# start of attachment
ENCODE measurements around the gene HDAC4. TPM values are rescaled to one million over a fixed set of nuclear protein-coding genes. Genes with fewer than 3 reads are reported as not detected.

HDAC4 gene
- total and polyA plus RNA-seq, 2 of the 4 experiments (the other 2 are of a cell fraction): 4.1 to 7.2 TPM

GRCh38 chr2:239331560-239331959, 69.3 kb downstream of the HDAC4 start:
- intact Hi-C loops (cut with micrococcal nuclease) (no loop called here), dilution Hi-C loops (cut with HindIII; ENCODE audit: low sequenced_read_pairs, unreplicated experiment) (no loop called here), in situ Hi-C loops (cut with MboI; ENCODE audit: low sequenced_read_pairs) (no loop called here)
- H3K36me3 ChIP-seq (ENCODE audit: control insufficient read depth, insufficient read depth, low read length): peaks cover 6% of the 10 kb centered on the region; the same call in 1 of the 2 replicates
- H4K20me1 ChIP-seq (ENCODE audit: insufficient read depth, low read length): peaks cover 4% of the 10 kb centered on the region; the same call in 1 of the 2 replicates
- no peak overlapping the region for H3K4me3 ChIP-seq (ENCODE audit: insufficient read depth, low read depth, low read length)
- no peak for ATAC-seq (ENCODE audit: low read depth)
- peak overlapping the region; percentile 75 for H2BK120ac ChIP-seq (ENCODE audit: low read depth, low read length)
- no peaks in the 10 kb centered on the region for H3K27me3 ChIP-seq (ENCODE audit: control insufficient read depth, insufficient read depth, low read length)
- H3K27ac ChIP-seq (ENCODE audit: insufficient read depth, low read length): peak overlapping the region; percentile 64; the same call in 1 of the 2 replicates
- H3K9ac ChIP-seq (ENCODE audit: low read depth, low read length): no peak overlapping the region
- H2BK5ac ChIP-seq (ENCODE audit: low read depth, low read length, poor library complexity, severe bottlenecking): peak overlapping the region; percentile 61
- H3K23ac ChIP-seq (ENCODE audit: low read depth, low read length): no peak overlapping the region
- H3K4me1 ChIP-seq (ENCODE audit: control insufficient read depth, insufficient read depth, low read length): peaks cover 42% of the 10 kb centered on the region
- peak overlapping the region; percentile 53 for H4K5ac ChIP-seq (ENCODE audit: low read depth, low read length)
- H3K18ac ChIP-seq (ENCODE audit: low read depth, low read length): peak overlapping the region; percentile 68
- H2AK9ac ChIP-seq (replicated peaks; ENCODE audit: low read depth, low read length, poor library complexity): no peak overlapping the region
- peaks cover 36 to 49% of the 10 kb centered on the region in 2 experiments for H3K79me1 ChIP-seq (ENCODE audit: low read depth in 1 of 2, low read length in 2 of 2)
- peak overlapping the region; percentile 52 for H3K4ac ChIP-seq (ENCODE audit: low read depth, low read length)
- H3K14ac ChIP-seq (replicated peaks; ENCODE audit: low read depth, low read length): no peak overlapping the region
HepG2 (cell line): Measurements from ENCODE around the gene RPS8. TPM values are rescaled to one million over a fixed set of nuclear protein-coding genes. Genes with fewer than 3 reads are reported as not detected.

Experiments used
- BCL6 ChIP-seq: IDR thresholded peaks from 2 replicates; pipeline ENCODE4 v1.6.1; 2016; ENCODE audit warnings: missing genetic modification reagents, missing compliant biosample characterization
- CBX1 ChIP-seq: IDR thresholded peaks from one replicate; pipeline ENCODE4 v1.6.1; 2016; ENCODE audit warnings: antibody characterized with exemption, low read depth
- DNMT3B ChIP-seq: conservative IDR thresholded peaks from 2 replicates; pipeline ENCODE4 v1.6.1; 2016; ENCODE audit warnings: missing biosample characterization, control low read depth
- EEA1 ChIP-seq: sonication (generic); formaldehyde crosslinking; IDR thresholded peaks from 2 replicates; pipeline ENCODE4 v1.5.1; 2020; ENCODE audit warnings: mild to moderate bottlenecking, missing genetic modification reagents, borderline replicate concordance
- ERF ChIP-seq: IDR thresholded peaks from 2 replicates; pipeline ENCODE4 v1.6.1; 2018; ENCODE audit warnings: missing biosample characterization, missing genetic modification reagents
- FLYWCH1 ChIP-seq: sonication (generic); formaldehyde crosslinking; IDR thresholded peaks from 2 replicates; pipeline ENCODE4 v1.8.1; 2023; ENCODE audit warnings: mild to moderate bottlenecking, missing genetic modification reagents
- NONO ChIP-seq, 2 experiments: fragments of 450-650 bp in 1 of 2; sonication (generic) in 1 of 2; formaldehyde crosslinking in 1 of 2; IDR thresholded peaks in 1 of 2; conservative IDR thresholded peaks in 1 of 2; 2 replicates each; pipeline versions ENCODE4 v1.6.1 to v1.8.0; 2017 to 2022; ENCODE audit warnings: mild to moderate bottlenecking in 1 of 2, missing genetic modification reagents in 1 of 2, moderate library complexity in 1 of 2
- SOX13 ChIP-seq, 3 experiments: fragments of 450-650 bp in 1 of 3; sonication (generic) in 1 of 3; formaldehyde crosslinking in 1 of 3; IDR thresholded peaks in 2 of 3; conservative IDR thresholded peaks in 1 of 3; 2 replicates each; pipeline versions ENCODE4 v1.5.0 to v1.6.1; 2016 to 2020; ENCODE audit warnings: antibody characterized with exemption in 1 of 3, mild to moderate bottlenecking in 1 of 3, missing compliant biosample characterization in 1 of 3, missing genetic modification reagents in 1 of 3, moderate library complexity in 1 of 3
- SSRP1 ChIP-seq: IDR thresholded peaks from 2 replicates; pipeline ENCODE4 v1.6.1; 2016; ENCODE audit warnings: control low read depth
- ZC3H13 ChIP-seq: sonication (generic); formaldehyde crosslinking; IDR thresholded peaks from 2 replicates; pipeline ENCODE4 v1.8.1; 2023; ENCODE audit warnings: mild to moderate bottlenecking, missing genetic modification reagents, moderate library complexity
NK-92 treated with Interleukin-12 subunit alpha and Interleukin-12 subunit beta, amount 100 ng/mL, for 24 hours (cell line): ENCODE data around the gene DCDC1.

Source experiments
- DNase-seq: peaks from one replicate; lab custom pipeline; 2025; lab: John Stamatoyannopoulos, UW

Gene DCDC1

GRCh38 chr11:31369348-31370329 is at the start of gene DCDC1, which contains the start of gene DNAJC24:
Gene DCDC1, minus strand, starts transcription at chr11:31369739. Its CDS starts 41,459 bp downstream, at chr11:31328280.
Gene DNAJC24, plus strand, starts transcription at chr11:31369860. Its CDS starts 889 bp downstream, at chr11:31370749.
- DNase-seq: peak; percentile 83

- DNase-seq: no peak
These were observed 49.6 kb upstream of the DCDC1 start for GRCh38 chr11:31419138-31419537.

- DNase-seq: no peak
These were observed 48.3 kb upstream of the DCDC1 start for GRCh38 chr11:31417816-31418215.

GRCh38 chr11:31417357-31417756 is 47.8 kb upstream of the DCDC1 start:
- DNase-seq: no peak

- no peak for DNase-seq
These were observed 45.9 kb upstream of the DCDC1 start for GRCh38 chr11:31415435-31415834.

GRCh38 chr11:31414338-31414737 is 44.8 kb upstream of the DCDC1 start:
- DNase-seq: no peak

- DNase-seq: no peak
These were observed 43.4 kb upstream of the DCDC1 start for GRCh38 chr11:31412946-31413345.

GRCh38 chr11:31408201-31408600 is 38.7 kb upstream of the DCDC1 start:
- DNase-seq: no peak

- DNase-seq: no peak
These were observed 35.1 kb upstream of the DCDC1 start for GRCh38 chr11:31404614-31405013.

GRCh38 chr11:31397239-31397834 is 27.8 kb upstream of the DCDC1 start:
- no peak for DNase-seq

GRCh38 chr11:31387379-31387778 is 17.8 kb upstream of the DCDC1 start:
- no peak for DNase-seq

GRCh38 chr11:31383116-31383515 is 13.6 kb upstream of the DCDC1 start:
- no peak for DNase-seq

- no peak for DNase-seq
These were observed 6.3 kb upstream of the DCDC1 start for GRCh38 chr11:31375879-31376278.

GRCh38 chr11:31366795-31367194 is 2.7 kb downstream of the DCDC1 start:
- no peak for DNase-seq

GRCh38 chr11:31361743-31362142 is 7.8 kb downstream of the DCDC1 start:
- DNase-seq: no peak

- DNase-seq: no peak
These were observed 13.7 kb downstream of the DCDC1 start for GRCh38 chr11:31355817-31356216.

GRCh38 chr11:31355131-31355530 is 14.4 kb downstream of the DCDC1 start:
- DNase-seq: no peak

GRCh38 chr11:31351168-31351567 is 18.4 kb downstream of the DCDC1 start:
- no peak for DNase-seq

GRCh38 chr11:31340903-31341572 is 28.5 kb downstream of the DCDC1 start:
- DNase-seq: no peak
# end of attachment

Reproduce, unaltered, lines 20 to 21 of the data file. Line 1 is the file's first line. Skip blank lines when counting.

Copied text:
- peaks cover 36 to 49% of the 10 kb centered on the region in 2 experiments for H3K79me1 ChIP-seq (ENCODE audit: low read depth in 1 of 2, low read length in 2 of 2)
- peak overlapping the region; percentile 52 for H3K4ac ChIP-seq (ENCODE audit: low read depth, low read length)